Securing the finances to fund the Learning Generation

Creating the Learning Generation requires closing the gap between 2016’s $1.2 trillion in annual education spending and the $3 trillion level needed in low- and middle-income countries by 2030. We expect national governments to lead in financing education, leveraging the dividends of growth and meeting realistic targets for education spending. Their commitment to reform and investment will be the most important driver in achieving the Learning Generation. For those governments willing to substantially invest and reform, we believe the international community has a responsibility to provide concomitant financial assistance and support.

The global investment mechanism

The Commission envisions a “Financing Compact” for the Learning Generation where one country’s pledge to invest in education will trigger the support of the international community. Mobilizing new finance will require innovative approaches to financing and new ways to leverage existing resources. In today’s world of economic insecurity and cynicism about the potential impact international spending, making the smart and evidence-driven case for more funds – louder and more effectively – is vital. But it simply won’t be enough. We need to find new and creative ways to shake up the global financing of education.

The Commission makes bold recommendations to bring together the one set of institutions that can make the biggest difference today – the multilateral development banks (MDB) that have the power to leverage up to $20 billion of extra funding for education annually. Our proposal for a groundbreaking Multilateral Development Bank Investment Mechanism for Education combines the unique opportunity to leverage substantial additional MDB financing and scale financing for education with the key strengths of earlier proposals for a global fund for education. Raising international funding levels for education to match those already achieved by the health community is not just a moral imperative. In an inter-connected global economy, it is a smart and vital investment.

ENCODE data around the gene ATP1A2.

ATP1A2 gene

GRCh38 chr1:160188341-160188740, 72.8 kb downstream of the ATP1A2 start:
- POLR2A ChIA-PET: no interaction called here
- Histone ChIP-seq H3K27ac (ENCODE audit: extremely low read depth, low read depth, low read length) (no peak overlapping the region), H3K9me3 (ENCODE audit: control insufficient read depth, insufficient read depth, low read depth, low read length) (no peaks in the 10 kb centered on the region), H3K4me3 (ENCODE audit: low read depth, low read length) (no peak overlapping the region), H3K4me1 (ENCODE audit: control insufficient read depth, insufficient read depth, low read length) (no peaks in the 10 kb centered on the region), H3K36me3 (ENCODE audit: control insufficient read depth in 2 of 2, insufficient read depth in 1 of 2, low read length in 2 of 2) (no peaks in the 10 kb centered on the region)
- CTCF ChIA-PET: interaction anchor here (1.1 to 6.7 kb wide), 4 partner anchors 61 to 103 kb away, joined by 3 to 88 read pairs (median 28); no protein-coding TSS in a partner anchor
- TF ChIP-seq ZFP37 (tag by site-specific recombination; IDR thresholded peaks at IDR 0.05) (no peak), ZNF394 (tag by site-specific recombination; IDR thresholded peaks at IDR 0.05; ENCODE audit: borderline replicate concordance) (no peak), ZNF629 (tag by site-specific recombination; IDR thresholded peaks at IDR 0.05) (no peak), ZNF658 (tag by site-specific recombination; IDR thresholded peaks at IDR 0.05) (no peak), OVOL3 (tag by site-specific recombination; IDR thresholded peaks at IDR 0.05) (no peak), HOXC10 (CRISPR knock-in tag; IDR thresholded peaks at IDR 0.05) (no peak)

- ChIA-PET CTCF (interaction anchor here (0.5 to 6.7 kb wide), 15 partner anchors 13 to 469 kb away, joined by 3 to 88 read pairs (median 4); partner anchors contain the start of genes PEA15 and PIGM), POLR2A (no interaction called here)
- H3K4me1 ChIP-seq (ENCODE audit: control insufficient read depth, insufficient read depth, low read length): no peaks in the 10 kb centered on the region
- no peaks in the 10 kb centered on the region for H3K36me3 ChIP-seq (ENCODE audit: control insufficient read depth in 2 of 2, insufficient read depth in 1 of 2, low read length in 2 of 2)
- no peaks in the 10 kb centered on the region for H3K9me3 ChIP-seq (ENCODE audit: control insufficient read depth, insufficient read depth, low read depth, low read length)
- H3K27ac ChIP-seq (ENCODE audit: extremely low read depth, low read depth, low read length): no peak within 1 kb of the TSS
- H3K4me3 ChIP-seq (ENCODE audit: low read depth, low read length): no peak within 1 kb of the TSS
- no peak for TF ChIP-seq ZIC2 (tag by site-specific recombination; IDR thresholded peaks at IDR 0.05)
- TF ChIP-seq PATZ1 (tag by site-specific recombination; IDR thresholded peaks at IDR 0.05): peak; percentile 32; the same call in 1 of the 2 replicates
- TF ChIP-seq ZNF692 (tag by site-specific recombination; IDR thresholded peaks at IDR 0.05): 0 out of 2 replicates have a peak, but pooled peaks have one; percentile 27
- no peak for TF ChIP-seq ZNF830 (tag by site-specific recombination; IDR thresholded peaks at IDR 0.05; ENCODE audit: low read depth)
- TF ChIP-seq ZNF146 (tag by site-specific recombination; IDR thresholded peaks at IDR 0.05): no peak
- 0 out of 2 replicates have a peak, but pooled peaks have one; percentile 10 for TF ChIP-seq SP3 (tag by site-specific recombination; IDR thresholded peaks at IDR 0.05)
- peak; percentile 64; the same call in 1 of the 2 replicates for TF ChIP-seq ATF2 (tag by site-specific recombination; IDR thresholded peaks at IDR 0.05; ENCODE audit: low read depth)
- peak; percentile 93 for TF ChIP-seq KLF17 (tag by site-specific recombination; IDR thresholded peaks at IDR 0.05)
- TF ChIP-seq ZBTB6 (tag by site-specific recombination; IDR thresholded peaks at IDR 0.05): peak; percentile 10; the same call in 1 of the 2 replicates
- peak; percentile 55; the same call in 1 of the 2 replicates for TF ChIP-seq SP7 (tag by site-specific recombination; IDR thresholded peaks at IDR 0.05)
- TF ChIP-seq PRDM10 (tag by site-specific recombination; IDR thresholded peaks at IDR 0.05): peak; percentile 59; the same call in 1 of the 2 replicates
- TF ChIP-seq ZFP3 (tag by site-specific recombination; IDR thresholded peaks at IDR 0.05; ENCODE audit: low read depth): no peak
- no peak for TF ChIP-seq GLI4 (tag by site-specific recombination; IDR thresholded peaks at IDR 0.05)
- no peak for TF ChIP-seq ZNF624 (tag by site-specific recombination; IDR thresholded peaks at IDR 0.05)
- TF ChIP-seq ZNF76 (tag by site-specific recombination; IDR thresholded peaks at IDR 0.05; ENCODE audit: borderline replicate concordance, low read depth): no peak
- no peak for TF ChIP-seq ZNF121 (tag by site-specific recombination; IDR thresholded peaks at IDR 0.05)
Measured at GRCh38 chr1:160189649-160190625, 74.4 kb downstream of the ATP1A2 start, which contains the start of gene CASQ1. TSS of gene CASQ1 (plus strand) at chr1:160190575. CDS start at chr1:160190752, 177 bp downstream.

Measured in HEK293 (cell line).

Value for money

We need more resources for education. But we must also utilize existing resources more effectively. We need to raise new resources, cut waste, and ensure that every dollar delivers real learning. A 21st century education should not just confer a credential. It must expand the capabilities of all. Therefore, innovations in teaching and learning must move to the center of the education agenda. As factories are automated, hospitals digitized, and homes hardwired, what message do we send when classrooms today mirror those from centuries ago? We need to invest in the education workforce and reimagine what it could become. We need to place the teacher at the center. This means thinking of the skills of the teacher in a new and most positive light — the guide by your side as well as the sage on the stage — and investing in the entire education workforce. And we need to get all classrooms online with a scalable digital infrastructure. Under our plan, all classrooms – from the remotest village and the most desolate refugee camp to the most crowded city –will be online with a scalable digital infrastructure.